The depressing truth is that for all our previous disappointments, the shallow, callow nature of Mr Bush's world view is still capable of shocking us. He may have the right ideas - on bringing democracy to the Muslim world, for example. But his inattentive approach and botched planning are reflected all too savagely in these throwaway remarks.
In one sense it is perhaps comforting that the leaders of the two English-speaking nuclear powers are so comfortable in each other's company that they chat as easily as two teenagers.
But the familiarity and laziness of their discourse jars hideously when set in the context of the summit. For these are not two dullards with some piece of GCSE coursework to be plagiarised. These are our leaders, and on the table is the prosperity and safety of the world.
At one point, Mr Blair casually refers to the stalled world trade as the 'trade thingy'. Mr Bush replies rather plaintively: "I just want some movement." They are referring to nothing less than the future of the world's economic system which now hangs by a thread thanks to the timidity, greed and incompetence of the politicians visiting St Petersburg.
Without movement by the rich countries on farm subsidies, and by poor countries on opening their protected home markets, the world will spiral downwards into protectionism and poverty.
It is no exaggeration to say that the astonishing gains of globalisation, which has lifted hundreds of millions of people out of poverty in the past decade, are now at stake.
That is not a 'trade thingy' - and to call it that reflects a flippant approach that demeans both the speaker and the listener.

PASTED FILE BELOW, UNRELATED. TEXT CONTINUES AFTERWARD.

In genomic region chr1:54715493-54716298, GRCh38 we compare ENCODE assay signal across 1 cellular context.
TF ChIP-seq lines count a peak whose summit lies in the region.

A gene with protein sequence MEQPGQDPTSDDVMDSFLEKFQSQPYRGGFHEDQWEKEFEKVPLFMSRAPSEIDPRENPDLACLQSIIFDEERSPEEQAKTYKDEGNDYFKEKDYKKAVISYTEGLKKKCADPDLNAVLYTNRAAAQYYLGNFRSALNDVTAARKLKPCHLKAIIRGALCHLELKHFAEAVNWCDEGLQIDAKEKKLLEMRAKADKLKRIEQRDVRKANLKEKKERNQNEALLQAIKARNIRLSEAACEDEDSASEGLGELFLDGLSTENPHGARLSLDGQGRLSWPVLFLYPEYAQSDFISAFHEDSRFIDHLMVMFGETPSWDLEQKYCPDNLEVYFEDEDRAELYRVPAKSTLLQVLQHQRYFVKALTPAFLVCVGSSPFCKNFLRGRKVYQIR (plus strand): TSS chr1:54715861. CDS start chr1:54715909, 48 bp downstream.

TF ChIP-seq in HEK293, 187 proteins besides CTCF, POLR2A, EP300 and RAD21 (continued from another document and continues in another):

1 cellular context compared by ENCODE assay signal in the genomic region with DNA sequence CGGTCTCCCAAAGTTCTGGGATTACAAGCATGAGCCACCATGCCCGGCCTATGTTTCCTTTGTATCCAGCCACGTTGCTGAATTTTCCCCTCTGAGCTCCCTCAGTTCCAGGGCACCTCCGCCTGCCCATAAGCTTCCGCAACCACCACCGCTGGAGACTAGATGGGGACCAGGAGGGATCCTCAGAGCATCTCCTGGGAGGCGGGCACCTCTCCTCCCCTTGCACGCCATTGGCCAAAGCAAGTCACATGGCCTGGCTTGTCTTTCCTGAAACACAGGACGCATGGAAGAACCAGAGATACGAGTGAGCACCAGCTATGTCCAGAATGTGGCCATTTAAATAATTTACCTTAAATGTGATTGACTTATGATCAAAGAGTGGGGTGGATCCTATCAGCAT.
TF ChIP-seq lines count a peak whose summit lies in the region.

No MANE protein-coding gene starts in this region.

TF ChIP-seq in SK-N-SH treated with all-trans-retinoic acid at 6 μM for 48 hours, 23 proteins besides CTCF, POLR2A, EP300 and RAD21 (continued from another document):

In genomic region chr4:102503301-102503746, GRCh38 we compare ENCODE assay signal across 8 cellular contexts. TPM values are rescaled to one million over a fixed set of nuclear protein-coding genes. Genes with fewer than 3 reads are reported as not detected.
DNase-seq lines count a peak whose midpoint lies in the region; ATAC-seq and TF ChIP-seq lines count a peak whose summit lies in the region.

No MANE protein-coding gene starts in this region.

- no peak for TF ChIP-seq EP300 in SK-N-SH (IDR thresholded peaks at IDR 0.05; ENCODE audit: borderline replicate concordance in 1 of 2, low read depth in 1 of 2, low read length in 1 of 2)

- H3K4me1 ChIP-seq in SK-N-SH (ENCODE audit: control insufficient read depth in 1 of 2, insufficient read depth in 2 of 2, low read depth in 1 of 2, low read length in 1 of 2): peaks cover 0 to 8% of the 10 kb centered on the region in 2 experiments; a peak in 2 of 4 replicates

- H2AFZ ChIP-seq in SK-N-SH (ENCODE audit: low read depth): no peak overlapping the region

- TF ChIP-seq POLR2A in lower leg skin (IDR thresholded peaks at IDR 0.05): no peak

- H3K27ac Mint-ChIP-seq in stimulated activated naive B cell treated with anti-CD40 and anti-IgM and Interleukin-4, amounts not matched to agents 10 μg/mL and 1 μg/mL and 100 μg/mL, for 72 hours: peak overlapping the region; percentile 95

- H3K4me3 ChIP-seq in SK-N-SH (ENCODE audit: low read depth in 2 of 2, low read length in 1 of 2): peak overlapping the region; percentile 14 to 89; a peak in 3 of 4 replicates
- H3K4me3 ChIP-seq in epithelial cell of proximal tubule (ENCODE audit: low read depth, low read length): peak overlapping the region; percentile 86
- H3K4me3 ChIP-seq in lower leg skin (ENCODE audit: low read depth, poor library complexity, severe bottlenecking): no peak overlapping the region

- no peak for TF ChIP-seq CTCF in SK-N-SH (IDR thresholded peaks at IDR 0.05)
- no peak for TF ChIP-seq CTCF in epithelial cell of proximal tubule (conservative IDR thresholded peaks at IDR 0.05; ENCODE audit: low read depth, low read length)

To see how far we have fallen, contrast the chit-chat of our prime minister with his American chum to the tone of correspondence between two friends nearly 70 years ago. When Roosevelt learned of Churchill's appointment to the War Cabinet in 1939, he wrote as follows:
MY DEAR CHURCHILL:
It is because you and I occupied similar positions in the World War that I want you to know how glad I am that you are back again in the Admiralty. Your problems are, I realise, complicated by new factors but the essential is not very different.
What I want you and the Prime Minister to know is that I shall at all times welcome it if you will keep me in touch personally with anything you want me to know about. You can always send sealed letters through your pouch or my pouch. I am glad you did the Marlboro volumes [historical works written by Churchill] before this thing started - and I much enjoyed reading them.
With my sincere regards,
FRANKLIN D. ROOSEVELT
In that letter, there is intimacy, respect and trust - everything that one would wish for in the relationship between the two great leaders of the free world.
They are literate, thoughtful men: one writes books. The other reads them.
Mr Roosevelt's casual use of 'thing' to describe the war is as unexceptional in the context of his lucid prose as Mr Blair's 'thingy' is jarring.
The two men's bond, which defeated Hitler and imperial Japan, was echoed in the equally dignified and affectionate relationship between Thatcher and Reagan: a friendship that conquered communism.
But what Mr Bush and Blair so dismally fail to realise is that a leader's symbolic role demands dignity and a sense of occasion.
Nobody is perfect (Mr Reagan, infamously, once tested a microphone by saying, jokingly: 'Let's bomb Russia'). But especially in a semi-public event, are we not entitled to hope that our leaders speak to each other with intelligence and dignity?
For the bedraggled lame ducks of London and Washington, that is evidently too much to ask.
Edward Lucas is East European correspondent for The Economist